Cal State Names New Chancellor

Fresno State president Joseph I. Castro will lead the 482,000-student system starting in January, taking over for Chancellor Timothy P. White, who delayed retirement amid the pandemic.

September 23, 2020
 
Courtesy of the California State University system
Joseph I. Castro will be the next chancellor of the California State University system.

The current president of California State University, Fresno, will be the next chancellor of the California State University system, giving the largest four-year higher education system in the country a new leader who is familiar with its workings and the state’s higher education landscape during a deeply uncertain time.

Cal State’s Board of Trustees named Joseph I. Castro the eighth chancellor of the 23-campus, 482,000-student system, effective Jan. 4. Castro, who has been president at Fresno State since 2013, will be the first native of California and the first Mexican American to hold the chancellorship.

He will take over for Timothy P. White, Cal State's chancellor since 2012. White delayed a June retirement planned since last fall because of the coronavirus pandemic.

Castro is a scholar of higher education leadership and public policy. During his tenure, Fresno State emphasized recruiting students from diverse backgrounds and supporting them through graduation. He was previously with the University of California system for 23 years, most recently as vice chancellor of student academic affairs and professor of family and community medicine at UC San Francisco.

“The California State University provides unprecedented and transformational opportunities for students from all backgrounds to earn a high-quality college degree and to better their families, their communities and the industries in which they become leaders,” Castro said in a statement. “There is no other institution that makes this great of an impact on the entire state -- the CSU is key to a growing and thriving California.”

Castro takes over at a time when Cal State is navigating changes on several fronts, many tied to the coronavirus pandemic. The system was among the first and most prominent in the country to this spring announce plans for primarily online learning this fall during the pandemic, although the percentage of students living on campus varies by institution. Then it was again among the first in the country to say it would be primarily online in the spring 2021 semester.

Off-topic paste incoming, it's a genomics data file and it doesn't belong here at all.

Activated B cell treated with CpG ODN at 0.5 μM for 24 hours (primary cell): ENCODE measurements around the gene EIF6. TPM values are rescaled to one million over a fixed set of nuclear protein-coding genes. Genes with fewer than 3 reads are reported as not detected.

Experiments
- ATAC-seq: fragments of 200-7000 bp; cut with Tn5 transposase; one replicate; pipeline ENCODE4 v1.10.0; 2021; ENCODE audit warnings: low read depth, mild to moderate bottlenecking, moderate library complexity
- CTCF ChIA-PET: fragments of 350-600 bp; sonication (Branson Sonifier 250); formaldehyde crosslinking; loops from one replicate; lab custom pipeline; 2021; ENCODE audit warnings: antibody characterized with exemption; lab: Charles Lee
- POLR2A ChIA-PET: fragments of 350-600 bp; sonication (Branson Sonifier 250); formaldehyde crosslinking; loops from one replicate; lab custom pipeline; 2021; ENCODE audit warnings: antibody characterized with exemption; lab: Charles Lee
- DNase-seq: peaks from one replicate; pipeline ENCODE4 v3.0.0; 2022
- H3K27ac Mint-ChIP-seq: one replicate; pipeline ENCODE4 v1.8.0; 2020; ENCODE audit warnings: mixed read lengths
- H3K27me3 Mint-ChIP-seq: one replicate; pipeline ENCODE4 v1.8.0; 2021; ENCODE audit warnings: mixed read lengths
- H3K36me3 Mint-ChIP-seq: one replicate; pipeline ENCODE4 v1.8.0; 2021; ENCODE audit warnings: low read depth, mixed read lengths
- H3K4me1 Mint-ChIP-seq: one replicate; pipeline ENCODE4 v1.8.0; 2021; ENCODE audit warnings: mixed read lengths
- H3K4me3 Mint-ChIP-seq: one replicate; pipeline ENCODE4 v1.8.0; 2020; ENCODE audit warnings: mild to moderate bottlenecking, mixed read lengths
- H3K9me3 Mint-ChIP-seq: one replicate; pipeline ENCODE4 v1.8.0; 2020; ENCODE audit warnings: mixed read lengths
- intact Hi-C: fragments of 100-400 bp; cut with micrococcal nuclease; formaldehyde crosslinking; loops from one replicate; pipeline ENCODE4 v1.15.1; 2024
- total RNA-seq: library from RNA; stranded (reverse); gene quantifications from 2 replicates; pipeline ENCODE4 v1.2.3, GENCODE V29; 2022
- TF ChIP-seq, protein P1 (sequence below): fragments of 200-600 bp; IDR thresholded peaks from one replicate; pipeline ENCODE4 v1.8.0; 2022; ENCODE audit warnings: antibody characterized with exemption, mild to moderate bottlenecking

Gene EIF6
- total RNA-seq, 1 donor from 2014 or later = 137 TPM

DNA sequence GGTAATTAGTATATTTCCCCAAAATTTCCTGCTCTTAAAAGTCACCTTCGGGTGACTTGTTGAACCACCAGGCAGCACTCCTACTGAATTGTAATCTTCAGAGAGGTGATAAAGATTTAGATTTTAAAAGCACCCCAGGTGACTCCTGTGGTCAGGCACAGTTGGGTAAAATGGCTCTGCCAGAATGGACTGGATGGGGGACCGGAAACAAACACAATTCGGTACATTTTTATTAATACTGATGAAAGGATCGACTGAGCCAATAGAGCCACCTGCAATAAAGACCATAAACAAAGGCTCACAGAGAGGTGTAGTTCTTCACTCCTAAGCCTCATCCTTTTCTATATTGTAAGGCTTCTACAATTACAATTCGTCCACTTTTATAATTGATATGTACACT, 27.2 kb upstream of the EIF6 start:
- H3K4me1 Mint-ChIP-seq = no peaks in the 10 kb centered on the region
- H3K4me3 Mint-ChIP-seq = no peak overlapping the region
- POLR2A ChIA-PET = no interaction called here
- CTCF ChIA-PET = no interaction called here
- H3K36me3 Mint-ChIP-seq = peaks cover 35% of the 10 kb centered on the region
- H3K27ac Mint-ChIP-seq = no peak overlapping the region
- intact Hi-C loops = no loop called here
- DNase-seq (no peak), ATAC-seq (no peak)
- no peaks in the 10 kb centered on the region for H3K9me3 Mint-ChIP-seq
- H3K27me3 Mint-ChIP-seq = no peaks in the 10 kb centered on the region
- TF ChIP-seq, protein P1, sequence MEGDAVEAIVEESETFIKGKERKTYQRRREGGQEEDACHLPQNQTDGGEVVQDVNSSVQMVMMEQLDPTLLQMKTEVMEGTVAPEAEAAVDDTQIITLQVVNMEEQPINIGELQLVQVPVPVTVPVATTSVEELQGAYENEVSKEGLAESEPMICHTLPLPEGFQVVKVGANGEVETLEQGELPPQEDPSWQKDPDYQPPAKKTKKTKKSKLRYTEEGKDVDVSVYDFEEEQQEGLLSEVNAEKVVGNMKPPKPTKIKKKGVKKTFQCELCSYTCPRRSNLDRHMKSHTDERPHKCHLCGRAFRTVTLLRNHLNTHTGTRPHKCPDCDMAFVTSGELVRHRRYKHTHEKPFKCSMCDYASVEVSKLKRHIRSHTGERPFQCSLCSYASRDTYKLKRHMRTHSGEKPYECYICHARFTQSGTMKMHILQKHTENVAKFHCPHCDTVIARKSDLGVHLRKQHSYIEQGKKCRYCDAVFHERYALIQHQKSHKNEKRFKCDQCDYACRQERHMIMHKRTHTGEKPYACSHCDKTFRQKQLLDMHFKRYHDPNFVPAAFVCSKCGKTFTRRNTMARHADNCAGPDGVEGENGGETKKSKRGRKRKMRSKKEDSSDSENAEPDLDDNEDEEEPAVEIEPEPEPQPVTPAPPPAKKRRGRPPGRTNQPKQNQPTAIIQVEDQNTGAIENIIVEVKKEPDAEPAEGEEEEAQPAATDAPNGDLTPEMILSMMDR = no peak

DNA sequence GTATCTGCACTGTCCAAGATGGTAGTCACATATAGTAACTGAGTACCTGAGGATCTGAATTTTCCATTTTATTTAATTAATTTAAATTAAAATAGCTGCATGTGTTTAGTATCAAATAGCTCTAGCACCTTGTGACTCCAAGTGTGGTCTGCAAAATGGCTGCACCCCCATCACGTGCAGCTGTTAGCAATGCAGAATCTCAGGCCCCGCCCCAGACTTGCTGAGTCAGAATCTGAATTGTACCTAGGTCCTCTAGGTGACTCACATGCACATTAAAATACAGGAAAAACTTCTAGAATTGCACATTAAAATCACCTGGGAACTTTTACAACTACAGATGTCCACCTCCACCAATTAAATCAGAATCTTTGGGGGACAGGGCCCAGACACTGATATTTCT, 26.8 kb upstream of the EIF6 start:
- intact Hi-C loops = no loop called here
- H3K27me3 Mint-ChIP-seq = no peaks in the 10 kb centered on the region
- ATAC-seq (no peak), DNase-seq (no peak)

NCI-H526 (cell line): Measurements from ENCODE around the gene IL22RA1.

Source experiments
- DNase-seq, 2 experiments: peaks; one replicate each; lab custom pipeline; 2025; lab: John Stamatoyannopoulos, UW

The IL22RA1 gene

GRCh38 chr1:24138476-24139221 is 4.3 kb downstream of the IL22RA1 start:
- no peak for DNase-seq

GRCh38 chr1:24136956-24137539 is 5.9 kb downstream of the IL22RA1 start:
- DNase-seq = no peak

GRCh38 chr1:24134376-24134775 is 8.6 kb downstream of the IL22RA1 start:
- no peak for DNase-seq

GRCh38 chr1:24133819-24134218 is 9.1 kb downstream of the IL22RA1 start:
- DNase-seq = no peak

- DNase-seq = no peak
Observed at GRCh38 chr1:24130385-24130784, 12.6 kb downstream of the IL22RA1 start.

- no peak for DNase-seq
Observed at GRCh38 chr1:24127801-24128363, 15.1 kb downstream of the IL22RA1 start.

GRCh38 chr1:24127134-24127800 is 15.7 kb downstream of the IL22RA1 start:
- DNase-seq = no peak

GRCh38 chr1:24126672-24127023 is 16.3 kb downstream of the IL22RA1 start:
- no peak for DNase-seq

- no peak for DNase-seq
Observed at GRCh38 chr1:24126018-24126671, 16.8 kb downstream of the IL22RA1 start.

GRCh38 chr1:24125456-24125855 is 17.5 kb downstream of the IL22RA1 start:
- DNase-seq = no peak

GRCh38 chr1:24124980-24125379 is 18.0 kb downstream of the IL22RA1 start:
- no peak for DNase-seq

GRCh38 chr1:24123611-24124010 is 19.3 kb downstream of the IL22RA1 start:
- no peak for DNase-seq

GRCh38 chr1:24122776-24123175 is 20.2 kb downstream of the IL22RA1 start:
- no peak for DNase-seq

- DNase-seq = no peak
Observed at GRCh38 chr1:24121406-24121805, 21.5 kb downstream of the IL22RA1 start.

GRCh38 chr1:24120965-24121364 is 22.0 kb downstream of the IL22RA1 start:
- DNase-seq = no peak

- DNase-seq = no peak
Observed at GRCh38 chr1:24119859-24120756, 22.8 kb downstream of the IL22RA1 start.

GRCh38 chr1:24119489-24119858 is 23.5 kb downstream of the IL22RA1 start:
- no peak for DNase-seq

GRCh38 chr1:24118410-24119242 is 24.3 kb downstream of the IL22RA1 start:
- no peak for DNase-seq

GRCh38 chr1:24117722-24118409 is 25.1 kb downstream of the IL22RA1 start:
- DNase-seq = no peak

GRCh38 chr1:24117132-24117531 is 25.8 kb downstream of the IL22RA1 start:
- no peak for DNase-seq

The system has also suspended a requirement that undergraduates submit SAT or ACT scores for students entering in several upcoming admission cycles. It has been facing state budget pressures amid the recession, as well.

Independent of the pandemic, the Cal State system last year reported record-high graduation rates for first-time and transfer students. Its governing board in July approved a one-course ethnic studies and social justice general education requirement, drawing rebuke from the California Faculty Association, which said at the time the requirement was diluted. The topic has been controversial for years and includes a disagreement about system requirements and a requirement already in place at Cal State Northridge.

White’s tenure as Cal State chancellor includes a major push to increase graduation rates and the system breaking with a traditional higher education leadership lineup that was disproportionately white and male by hiring a diverse set of campus presidents. That includes, notably, many women presidents. White has also overseen curricular reforms such as ending requirements that some students take certain remedial courses for no credit.

He has spoken at length about the way personnel and system policies combine to affect outcomes for students. In an interview in January, he said university rankings were less important to him than graduates crossing the stage.

“Cal State was graduating students before I got here, but I think a million have graduated during my time,” White said. “I’m very blessed with a board that has stood with me and is incredibly supportive and challenging to bad ideas and supportive -- enabling -- of the good ones. I love that. And then I think part of it is also the amount of campus leaders and leaders in this building that I’ve been able to bring in. And so people have come in with sort of the sense of pride of this place.”

Castro is the first in his family to graduate from a university -- he earned a bachelor’s degree in political science and a master’s in public policy at UC Berkeley and a Ph.D. in higher education policy and leadership at Stanford University. His grandparents were immigrants from Mexico, and his mother was a single parent.

An interim appointment to lead Fresno State is pending, and Cal State leaders expect to conduct a national search for permanent president for the campus.

“Dr. Castro is a passionate and effective advocate for his students, his campus and the CSU -- in his local community, in Sacramento and in Washington, D.C.,” Lillian Kimbell, chair of the Cal State Board of Trustees, said in a statement. “Above all, he is a leader that inspires greatness in students, faculty and in the broader community. He is the right leader for the California State University in our current circumstance and for our future.”

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